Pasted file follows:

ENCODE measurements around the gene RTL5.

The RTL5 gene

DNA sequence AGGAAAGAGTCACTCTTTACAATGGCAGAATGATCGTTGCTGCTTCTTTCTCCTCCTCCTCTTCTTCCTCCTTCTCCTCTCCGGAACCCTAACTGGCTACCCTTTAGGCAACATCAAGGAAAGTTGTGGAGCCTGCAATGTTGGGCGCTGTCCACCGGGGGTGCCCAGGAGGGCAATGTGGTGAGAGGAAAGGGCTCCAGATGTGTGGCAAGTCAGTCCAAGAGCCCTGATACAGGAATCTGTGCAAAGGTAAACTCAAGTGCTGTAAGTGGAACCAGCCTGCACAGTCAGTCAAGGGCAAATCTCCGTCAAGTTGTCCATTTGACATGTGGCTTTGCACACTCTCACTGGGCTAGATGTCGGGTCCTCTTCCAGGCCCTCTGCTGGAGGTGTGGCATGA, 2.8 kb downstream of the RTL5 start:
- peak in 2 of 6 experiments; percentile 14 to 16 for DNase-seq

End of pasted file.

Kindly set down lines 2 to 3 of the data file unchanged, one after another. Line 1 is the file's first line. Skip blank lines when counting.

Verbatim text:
The RTL5 gene

DNA sequence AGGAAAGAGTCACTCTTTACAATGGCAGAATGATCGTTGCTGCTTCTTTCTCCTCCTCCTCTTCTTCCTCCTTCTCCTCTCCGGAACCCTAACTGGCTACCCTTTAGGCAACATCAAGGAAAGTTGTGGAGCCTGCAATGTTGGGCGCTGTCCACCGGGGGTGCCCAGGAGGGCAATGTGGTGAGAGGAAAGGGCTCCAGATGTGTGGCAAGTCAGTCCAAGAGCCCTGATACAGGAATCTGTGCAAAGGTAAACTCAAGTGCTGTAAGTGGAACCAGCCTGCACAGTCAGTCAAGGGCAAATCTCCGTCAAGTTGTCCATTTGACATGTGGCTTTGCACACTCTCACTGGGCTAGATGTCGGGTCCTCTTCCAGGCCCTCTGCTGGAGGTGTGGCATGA, 2.8 kb downstream of the RTL5 start: